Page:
Tucson Local Media: Liven Up

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  • Creole Comforts

    Tiffany Eldridge actually prefers the title of bartender over mixologist. She does not ignite drinks on fire, there isn’t a lot of tossing shakers and bottles and above all she just wants you to take the time and enjoy one of her signature creations or a classic libation.Luckily for us here in the Old Pueblo, SAZ Creole Kitchen & Cocktails has quietly opened up in Saint Phillips Plaza and is already beginning to make a lot of noise. But it is a joyful cacophony of flavors, ideas and heritage inspired by a New Orleans of a bygone era with Eldridge at the helm along with executive chef Robert Kimball, who has years of NOLA culinary experience, manning the back of the house.  Between the two of them what they want you to walk away with once you have stepped foot in their modern take on a Bourbon Street speakeasy is what a well to do southerner might have called their home away from home a generation ago.  One thing that Tiffany and Robert want to be clear on is the difference between Cajun cuisine and Creole. SAZ likens itself to the Creole factor, meaning elevated food for the more well to do folk hailing influences from the Caribbean, Ireland, West Africa, Spain, Portugal and, of course, France. Creole food has a refinement for it where Cajun has a more down home appeal coming from setters with limited means and having to use what the land and rivers provided. Without pretention, but rather with a calm confidence, SAZ radiates genteel Louisiana charm. Eldridge, who originally hails from Salt Lake City, cut her bartending teeth by learning from her older sister who has helped open wildly successful bars and high-end speakeasies in New York and Philadelphia. After opening a popular cocktail lounge here in Tucson, she eventually paired up with JAM Culinary Concepts with a vision to create a bit of a time warp for the senses. With the help and skills of chef Iaccarino, they transport you to an era when it was okay, if not necessary, to savor the better things a quaint neighborhood establishment can provide. SAZ opens at 8 a.m. daily and serves breakfast till 11. If you have ever been to New Orleans, then you must have had a beignet. No, of course you did. Those puffy fritters made from deep fried dough are a staple and they are done to perfection here. For lunch, one should start things off right with their fried green tomato plate that comes paired with a delicious bronzed baby shrimp sauce which is tart and sumptuous before diving into one of SAZ’s imaginative takes on the infamous Po’ Boy sandwich,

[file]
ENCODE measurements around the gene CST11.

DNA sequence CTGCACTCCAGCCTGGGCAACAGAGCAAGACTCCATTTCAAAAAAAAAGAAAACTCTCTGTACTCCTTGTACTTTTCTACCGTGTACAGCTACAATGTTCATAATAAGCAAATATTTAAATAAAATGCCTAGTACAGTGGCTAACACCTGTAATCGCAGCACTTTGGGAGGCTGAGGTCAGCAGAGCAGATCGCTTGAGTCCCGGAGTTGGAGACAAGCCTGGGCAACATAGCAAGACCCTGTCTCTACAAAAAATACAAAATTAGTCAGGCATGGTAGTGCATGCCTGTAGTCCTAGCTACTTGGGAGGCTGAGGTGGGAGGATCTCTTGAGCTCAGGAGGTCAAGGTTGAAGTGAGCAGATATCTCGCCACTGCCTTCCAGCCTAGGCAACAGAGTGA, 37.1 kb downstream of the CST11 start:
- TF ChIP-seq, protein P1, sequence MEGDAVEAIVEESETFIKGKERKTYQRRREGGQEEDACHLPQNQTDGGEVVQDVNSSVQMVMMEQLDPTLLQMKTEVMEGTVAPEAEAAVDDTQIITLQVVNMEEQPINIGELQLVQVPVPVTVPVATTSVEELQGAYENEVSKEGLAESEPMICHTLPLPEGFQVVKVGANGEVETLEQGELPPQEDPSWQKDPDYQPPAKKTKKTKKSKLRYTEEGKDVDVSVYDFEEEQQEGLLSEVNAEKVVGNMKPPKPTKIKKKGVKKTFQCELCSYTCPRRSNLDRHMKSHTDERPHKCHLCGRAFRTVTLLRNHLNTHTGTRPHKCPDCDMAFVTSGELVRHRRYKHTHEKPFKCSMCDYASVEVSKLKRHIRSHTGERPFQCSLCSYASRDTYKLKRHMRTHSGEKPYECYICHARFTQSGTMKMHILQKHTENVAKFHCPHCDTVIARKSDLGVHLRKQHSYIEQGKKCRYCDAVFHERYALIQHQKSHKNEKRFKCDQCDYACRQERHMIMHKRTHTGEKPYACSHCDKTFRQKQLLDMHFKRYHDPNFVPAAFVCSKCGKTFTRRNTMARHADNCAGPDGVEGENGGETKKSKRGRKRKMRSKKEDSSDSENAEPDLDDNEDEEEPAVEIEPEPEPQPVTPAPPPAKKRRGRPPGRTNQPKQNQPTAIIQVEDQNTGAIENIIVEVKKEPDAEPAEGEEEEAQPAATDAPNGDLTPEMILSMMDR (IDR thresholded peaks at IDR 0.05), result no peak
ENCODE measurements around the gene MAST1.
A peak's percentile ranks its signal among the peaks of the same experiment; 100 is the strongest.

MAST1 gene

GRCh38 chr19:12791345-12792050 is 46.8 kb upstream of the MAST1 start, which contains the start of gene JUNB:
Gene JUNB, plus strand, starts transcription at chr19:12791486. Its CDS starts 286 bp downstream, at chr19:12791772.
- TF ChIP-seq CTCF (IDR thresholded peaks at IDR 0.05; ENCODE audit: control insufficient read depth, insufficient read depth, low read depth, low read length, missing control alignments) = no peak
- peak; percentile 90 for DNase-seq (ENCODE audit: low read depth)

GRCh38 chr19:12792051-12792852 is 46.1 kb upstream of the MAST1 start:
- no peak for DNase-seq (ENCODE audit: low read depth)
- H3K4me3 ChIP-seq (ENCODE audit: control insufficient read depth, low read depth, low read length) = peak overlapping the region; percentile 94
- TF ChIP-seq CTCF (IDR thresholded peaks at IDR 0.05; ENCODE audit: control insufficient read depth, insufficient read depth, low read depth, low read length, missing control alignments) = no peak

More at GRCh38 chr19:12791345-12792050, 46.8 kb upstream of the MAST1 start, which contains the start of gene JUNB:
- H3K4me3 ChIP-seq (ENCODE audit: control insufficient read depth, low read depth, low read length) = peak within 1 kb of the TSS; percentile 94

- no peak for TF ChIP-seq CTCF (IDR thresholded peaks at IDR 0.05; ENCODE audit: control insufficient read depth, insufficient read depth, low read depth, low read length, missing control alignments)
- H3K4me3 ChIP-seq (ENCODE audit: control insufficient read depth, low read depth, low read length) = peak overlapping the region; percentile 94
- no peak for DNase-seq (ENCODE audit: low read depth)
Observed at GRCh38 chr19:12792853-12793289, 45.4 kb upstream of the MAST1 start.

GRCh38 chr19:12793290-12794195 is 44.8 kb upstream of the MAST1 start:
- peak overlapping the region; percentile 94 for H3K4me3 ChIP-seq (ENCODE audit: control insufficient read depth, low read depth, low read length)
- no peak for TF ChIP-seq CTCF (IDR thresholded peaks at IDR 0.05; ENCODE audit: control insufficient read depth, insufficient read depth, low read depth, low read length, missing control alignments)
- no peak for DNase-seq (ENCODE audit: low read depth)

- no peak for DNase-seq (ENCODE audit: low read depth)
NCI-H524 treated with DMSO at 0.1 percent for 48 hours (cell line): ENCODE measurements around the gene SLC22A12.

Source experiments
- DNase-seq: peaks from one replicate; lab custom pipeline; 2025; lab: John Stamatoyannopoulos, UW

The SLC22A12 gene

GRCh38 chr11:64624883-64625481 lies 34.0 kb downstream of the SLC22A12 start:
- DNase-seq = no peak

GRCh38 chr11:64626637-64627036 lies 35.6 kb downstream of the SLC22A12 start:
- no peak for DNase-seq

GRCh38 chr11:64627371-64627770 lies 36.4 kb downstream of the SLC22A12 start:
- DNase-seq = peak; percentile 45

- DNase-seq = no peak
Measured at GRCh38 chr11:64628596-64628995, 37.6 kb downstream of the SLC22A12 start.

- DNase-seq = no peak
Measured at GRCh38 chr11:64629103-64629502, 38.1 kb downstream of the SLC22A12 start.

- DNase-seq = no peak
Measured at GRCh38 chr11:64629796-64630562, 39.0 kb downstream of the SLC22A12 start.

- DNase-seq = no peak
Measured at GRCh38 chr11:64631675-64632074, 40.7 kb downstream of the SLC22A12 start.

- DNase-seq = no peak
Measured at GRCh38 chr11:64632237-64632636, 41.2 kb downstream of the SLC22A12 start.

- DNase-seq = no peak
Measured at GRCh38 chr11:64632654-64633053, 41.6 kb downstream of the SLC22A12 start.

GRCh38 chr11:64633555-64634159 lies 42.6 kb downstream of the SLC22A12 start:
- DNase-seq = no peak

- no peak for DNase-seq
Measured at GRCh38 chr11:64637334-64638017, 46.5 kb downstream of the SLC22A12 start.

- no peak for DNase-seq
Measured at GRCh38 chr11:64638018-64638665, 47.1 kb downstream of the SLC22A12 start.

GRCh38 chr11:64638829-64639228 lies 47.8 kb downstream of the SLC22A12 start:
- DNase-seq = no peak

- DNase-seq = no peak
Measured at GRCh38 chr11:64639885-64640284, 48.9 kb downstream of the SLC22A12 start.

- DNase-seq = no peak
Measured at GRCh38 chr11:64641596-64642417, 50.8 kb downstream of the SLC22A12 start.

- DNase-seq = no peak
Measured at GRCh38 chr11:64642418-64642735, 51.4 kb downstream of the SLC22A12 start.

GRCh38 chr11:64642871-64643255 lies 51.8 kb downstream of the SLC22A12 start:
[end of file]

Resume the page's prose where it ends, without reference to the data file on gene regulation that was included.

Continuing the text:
• 5 spectacular movie rentals worth your time

    Here are five movie rentals that you’ll find fascinating, inspiring, scary, touching but, most of all, very memorable:Whiplash This 2014 drama will have you glued to your television set. Literally. In fact, any smoke detector alarms blaring in your house or Facebook notification chimes on smart phones will go completely unnoticed during these shocking 105 minutes of music boot camp. The always energetic J.K. Simmons won his Academy Award for Best Supporting Actor in this mind-blower, which costars Miles Teller. “Whiplash” was nominated for five Academy Awards—including Best Picture—winning for Best Film Editing, Best Sound Mixing and Best Supporting Actor (Simmons). Parents wanting to discourage children from taking up drums may want to purchase this instant classic.“Whiplash’ is currently available to stream via subscription on XFINITY and to rent or purchase via Amazon, CinemaNow, iTunes Store, VUDU, and YouTube. Meru Just a couple of minutes into this documentary, the wife walked by and asked what I was watching? “It’s a mountain climbing story...” I explained. For the next 88 minutes, we watched in complete amazement as less than a handful of climbers attempted the impossible...Mount Meru, the summit marked by a “Shark’s Fin” 21,000 feet above the Ganges River in northern India. To see these dreamers pursue one of the ultimate adventure prizes, in a career filled with overachievers, is exhilarating! At least three times during this film, I was sure the camera was going to catch one of these explorers losing their lives in an unpleasant descent down to thicker air locales. When famous climber Jon Krakauer (author of “Into Thin Air”) has a serious man-crush on these stars of “Meru”, you know that you’re watching something special. Very special. The modern era’s most significant climbing movie. A film you will remember for the rest of your life.

  • Cracking a bung with Three Wells Distilling

    Take my word for it. When a distiller invites you to a bung-cracking, you’re advised to clear your calendar.I must admit, in all my years of covering the culinary and cocktail scene, I’ve never cracked a bung. So when local distiller Matt Montgomery asked me to join him last November for this historic moment on my spirituous journey, I eagerly accepted.For the uninitiated, cracking a bung refers to the process of removing the wooden plug from the hole of a barrel in which spirits are aging to access the treasure for tasting. Depending on how solidly the plug is set, the process may require the assistance of a hammer and wedge to remove it. The spirit that took center stage that day was distilled from 100 percent blue agave, the plant that produces Tequila, and its time spent in the barrel classified it as a reposado.“We started the process back in July by putting our Agave Silver, a clear, unaged, Tequila-inspired spirit, into 53-gallon oak barrels for resting,” said Montgomery, co-founder and distiller at Three Wells Distilling Company. “We selected used bourbon barrels for this one, made from charred American White Oak, to see how the toast and char would work with the native profile of the agave.” Montgomery first cracked that bung in August, after a month of resting, just to check on the spirit’s maturity.